The Bank of England will be withdrawing legal tender status of the paper £20 and £50 notes after 30 September 2022, and we are encouraging anyone who has these at home to spend or deposit them at their bank or Post Office.
There are approximately £7 billion worth of paper £20 and £10.5 billion worth of paper £50 notes still in circulation. As they are returned to the Bank of England, these are being replaced with the new polymer £20 notes featuring J.M.W. Turner, and polymer £50 notes featuring Alan Turing. After 30 September 2022, the new polymer notes will be the only ones with legal tender status.
Once this deadline has passed, people will no longer be able to spend Bank of England paper notes in shops, or use them to pay businesses. People with a UK bank account will still be able to deposit withdrawn notes into their account. Some Post Offices may also accept withdrawn notes as payment for goods and services or as a deposit to an account accessed via them.
The Bank of England will continue to exchange all withdrawn notes.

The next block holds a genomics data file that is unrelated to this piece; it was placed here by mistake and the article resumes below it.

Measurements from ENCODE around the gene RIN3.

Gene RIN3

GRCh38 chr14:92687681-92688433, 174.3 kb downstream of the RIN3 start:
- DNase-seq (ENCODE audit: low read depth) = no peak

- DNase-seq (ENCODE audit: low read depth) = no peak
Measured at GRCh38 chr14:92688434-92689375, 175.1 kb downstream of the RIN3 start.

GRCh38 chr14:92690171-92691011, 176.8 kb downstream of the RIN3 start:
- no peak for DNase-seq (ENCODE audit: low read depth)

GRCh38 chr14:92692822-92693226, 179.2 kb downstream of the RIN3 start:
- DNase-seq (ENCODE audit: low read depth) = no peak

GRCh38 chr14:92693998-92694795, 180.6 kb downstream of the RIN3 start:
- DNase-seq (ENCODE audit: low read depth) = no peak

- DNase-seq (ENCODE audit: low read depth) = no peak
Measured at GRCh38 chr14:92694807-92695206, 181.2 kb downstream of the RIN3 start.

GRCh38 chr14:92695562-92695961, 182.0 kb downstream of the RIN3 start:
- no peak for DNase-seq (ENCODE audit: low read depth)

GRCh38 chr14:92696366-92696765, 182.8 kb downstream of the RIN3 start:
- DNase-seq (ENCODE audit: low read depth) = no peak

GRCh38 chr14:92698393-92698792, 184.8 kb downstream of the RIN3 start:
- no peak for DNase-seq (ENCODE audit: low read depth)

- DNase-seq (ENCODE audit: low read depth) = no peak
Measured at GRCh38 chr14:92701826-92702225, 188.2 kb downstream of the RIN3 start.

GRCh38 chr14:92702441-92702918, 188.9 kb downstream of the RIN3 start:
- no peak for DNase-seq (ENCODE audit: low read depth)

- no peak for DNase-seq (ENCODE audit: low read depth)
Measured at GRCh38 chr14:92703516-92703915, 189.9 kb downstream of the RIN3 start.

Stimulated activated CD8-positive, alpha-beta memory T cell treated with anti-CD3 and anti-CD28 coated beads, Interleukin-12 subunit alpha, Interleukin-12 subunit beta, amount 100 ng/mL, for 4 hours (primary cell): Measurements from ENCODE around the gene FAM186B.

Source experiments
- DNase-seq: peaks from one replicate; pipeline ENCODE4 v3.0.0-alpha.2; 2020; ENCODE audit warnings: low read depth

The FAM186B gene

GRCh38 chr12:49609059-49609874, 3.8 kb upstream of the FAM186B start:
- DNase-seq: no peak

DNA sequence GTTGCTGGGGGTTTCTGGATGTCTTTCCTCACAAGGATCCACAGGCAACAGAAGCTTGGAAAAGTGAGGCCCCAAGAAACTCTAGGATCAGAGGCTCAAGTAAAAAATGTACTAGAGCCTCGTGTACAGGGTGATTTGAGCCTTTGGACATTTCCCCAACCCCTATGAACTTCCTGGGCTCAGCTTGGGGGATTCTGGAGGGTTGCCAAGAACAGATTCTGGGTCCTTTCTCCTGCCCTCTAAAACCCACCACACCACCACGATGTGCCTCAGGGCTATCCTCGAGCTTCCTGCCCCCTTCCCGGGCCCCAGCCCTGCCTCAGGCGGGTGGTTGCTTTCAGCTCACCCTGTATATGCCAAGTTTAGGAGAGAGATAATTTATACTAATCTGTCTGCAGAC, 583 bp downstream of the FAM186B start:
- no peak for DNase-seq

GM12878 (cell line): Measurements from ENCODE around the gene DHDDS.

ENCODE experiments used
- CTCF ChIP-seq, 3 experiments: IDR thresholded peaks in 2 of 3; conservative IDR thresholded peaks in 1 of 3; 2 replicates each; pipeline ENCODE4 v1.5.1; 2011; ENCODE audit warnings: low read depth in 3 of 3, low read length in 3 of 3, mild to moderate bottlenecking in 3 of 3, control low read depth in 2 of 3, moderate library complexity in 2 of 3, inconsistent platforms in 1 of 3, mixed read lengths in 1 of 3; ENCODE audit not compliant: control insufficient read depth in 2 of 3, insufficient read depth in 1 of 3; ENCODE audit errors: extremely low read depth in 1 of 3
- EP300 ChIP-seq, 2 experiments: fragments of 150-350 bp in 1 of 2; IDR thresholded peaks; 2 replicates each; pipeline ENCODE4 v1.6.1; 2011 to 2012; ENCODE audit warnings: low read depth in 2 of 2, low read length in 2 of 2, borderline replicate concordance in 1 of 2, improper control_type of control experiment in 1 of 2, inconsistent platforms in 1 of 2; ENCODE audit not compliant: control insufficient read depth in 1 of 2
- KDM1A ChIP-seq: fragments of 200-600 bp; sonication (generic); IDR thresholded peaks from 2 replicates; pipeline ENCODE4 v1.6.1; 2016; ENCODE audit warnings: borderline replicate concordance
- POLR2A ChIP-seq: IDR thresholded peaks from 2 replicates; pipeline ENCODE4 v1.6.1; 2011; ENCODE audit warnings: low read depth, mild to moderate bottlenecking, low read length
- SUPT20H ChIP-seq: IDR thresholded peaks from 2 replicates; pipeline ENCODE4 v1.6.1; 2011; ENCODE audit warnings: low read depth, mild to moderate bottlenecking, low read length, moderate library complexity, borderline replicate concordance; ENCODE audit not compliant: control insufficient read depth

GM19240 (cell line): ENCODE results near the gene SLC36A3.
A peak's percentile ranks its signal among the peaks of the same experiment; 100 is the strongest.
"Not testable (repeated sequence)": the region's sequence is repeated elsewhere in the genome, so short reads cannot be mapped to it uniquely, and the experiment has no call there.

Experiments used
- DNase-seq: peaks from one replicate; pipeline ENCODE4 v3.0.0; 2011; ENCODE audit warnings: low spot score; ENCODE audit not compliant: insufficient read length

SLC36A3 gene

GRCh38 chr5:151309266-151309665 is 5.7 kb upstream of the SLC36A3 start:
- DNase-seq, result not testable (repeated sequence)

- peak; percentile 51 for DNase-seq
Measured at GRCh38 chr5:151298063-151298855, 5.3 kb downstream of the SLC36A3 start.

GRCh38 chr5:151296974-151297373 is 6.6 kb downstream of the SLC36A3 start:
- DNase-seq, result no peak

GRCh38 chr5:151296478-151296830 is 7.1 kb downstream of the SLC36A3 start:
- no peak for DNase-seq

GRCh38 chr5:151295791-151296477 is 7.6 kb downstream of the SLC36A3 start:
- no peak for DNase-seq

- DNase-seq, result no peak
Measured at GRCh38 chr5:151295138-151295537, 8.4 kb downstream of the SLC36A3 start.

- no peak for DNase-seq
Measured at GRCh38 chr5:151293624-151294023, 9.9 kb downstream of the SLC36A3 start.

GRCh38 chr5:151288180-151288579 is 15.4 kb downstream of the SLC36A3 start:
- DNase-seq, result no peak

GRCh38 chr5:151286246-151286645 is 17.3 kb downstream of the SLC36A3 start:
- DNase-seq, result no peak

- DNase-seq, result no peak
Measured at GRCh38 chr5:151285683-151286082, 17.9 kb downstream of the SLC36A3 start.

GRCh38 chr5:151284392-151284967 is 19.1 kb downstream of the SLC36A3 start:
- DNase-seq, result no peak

Speaking ahead of the date, the Bank of England’s Chief Cashier Sarah John said “Over the past few years we have been changing our banknotes from paper to polymer, because these designs are more difficult to counterfeit, whilst also being more durable. A large number of these paper notes have now been returned to us, and replaced with the polymer £20 featuring the artist J.M.W. Turner, and the polymer £50 featuring the scientist Alan Turing. However if members of the public still have any of these paper notes in their possession, they should deposit or spend them whilst they can”.
The new polymer £20 was first issued on 20 February 2020, and the polymer £50 note was first issued on 23 June 2021. These notes complete the Bank of England’s first polymer series. The introduction of polymer banknotes allows for a new generation of security features which make them even harder to counterfeit. The notes are resistant to dirt and moisture and so remain in better condition for longer. These notes also have tactile features that allow the blind and partially sighted to use them.